Personal Glimpse | 125 Year Chronology
In the year 1838, Rev. Thomas Morrissey, an itinerant Catholic priest,
traveled up and down the Indian trails within an area now known as
southeastern Wisconsin. He ministered to the early settlers in this newly
found land of promise.
Following an illness, he
passed away in a little settlement, now Burlington. A stunned community, left
without spiritual guidance, asked itself “now what?” Winter was lying heavy
with deep snow and bitter cold. Under these severe conditions of the
wilderness, two men walked to Milwaukee to the office of the Hierarchy for
instructions as to the disposition of the remains of Fr. Morrissey. The word
was “just keep cool – put the good Padre on ice until spring, when improved
weather conditions will permit a proper burial.” Such was life (or death) on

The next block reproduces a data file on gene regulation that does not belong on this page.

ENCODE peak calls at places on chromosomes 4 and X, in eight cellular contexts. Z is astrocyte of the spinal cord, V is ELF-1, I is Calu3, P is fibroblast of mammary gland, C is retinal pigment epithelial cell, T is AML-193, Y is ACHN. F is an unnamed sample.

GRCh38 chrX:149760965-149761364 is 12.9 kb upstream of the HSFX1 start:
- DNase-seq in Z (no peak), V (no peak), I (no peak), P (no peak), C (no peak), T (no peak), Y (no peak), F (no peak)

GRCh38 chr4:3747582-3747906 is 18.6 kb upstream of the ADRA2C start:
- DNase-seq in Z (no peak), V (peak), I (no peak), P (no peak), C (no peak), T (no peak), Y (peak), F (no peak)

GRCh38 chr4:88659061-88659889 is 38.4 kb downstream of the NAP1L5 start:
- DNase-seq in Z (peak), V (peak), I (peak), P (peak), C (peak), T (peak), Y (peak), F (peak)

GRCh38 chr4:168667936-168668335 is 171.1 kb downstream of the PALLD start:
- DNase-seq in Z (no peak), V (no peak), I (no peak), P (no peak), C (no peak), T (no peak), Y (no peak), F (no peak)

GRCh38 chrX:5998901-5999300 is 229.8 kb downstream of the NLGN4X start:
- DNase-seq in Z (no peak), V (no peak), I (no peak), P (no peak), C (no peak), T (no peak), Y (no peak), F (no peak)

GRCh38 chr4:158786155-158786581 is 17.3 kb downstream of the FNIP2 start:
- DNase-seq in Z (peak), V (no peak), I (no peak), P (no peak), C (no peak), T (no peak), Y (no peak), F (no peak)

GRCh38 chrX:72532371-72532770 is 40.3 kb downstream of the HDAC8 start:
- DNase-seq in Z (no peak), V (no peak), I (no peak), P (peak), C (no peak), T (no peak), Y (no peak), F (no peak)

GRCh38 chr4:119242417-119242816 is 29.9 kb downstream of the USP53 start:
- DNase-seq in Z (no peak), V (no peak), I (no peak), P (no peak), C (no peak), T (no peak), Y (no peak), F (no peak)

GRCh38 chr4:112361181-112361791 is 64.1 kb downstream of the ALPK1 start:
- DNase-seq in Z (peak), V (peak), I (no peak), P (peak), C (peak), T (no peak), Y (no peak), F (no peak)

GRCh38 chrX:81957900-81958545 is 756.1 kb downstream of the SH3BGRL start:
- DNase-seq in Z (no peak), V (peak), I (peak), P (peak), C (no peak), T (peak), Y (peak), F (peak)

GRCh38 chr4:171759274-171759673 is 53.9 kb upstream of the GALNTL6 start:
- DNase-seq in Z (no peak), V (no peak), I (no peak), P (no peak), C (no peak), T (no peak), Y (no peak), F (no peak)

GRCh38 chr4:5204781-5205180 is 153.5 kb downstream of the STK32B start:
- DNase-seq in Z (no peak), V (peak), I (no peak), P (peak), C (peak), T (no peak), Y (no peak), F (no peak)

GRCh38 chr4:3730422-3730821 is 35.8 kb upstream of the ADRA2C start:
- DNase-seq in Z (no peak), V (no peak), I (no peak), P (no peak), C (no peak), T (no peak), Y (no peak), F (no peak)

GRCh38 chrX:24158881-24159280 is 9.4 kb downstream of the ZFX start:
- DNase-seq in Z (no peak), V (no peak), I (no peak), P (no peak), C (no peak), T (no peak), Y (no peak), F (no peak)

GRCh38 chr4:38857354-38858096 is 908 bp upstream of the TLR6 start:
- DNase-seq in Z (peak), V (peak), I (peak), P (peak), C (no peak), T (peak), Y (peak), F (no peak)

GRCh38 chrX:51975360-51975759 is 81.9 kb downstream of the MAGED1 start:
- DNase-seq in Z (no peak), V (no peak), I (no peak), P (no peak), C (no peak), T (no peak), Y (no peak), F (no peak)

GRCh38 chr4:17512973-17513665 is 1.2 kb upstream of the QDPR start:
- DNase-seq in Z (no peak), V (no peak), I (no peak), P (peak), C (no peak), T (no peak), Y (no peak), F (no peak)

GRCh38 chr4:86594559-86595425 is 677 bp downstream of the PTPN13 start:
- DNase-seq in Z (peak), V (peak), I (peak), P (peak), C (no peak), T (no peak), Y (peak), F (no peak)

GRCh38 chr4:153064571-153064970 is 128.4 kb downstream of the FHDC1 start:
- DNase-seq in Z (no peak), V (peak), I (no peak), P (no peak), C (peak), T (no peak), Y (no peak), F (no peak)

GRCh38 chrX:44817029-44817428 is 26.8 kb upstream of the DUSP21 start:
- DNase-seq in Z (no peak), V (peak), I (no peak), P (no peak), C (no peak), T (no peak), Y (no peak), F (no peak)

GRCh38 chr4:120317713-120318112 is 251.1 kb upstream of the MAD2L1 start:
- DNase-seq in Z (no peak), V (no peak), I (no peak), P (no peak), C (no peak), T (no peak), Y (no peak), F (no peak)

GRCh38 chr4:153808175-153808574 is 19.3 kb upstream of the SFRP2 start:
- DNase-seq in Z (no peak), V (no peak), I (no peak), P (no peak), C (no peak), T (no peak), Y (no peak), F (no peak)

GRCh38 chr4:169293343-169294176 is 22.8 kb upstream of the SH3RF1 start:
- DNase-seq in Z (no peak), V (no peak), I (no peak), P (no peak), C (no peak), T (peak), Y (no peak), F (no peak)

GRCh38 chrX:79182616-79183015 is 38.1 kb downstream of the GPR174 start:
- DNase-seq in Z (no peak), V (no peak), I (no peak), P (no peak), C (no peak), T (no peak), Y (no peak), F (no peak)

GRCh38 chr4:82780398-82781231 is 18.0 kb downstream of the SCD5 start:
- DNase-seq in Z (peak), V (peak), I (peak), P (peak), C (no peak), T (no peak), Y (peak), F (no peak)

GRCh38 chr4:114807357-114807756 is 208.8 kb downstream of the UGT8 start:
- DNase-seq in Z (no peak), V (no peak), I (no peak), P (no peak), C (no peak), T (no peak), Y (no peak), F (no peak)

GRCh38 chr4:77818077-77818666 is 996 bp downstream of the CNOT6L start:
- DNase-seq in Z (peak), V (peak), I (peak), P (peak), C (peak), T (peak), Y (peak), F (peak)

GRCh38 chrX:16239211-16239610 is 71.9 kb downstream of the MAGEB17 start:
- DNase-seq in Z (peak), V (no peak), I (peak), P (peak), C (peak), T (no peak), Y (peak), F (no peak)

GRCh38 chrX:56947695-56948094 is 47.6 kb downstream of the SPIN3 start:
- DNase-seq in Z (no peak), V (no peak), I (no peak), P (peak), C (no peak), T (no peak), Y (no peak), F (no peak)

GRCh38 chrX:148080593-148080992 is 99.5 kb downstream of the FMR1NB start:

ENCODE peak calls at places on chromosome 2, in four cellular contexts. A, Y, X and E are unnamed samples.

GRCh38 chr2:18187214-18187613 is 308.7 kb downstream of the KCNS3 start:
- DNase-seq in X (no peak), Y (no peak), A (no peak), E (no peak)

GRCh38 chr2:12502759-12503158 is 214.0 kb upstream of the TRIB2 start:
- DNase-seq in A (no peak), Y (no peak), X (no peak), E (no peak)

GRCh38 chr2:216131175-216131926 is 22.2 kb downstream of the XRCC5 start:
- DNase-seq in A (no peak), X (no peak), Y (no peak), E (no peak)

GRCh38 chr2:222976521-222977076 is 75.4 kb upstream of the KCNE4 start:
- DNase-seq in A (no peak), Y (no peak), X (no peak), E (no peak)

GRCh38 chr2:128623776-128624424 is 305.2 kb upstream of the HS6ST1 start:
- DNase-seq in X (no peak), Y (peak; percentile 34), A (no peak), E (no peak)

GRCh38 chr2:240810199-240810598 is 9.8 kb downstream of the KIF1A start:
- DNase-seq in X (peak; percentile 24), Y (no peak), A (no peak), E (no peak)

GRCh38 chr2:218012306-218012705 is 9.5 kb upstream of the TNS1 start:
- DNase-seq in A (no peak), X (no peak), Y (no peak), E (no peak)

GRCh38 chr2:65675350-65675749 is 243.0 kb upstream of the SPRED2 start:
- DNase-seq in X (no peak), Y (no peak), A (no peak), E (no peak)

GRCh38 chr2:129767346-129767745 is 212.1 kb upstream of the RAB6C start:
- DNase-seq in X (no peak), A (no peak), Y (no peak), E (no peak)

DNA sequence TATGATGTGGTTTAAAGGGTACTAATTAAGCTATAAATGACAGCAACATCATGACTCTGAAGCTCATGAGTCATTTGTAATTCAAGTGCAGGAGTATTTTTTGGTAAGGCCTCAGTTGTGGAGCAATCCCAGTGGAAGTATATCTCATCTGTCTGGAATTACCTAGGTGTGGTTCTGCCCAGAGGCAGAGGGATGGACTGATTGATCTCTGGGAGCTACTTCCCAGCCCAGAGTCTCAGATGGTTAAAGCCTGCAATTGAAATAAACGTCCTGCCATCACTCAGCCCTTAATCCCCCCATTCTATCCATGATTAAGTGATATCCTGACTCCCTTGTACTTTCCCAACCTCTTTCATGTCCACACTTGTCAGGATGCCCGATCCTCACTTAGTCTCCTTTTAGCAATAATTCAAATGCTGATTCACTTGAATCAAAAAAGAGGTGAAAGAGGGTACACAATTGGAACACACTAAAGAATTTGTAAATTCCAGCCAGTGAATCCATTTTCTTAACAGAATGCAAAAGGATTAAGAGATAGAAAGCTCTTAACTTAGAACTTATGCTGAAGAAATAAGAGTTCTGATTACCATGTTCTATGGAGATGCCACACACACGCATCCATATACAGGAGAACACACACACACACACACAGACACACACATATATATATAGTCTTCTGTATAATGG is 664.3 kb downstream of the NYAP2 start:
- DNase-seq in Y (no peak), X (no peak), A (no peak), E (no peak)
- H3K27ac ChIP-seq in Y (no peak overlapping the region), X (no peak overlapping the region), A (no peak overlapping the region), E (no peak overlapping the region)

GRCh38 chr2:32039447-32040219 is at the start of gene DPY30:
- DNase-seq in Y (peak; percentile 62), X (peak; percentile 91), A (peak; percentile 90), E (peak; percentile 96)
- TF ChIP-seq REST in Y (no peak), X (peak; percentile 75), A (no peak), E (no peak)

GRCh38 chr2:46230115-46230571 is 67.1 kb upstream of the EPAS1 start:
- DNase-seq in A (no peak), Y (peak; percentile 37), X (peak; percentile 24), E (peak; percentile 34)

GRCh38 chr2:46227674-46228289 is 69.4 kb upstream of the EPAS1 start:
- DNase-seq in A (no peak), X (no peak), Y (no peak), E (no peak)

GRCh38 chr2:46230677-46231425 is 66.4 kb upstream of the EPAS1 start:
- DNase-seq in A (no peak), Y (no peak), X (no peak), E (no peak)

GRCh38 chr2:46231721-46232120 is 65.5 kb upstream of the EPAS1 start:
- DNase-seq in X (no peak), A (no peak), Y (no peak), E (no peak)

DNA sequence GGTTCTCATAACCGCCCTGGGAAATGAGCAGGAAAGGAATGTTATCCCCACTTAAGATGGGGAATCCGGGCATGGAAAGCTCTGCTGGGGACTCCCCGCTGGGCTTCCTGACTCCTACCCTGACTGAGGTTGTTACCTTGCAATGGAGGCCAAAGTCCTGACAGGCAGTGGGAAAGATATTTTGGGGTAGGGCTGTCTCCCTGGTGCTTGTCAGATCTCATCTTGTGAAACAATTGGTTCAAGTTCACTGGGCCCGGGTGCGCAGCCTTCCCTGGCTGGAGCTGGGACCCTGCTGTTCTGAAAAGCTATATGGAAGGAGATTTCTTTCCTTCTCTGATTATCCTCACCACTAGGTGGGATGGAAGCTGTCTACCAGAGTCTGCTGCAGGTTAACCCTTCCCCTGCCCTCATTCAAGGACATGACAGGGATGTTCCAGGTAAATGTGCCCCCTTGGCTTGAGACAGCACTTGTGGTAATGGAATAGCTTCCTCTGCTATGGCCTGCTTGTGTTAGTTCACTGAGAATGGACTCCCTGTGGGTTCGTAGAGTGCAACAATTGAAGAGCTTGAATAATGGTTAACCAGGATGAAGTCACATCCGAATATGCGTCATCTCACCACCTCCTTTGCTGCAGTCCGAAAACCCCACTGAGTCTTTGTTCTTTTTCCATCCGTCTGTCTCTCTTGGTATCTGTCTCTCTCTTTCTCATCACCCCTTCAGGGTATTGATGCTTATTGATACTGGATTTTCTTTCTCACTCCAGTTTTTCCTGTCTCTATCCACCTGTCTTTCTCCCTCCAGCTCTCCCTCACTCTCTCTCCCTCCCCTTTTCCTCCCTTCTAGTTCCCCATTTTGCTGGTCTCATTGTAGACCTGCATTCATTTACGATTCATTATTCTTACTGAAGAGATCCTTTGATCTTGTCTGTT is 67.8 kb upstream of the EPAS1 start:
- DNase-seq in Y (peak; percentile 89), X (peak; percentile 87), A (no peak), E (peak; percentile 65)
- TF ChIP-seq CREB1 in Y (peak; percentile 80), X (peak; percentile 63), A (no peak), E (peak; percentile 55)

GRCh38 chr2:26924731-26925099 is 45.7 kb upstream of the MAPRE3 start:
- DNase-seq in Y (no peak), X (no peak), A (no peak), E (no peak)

In the year 1842, at the
corner of Wisconsin and Fifth Streets, Fr. Martin Kundig established a church
dedicated to the memory of St. Luke. Three years later it was moved to the
corner of Eighth and Lake. It was enlarged and the name changed to St.
Ignatius. It was a parish of mixed nationalities, those of German descent in
the majority. This group banded together and built St. Mary’s Church which
was dedicated by Bishop Henni on August 15, 1853.
The Irish, seeing what
the Germans had accomplished, also became active. They came over to the north
side and purchased property on Douglas Avenue. In 1856 the cornerstone was
laid and St. Patrick’s Church was dedicated on September 1, 1861. Going into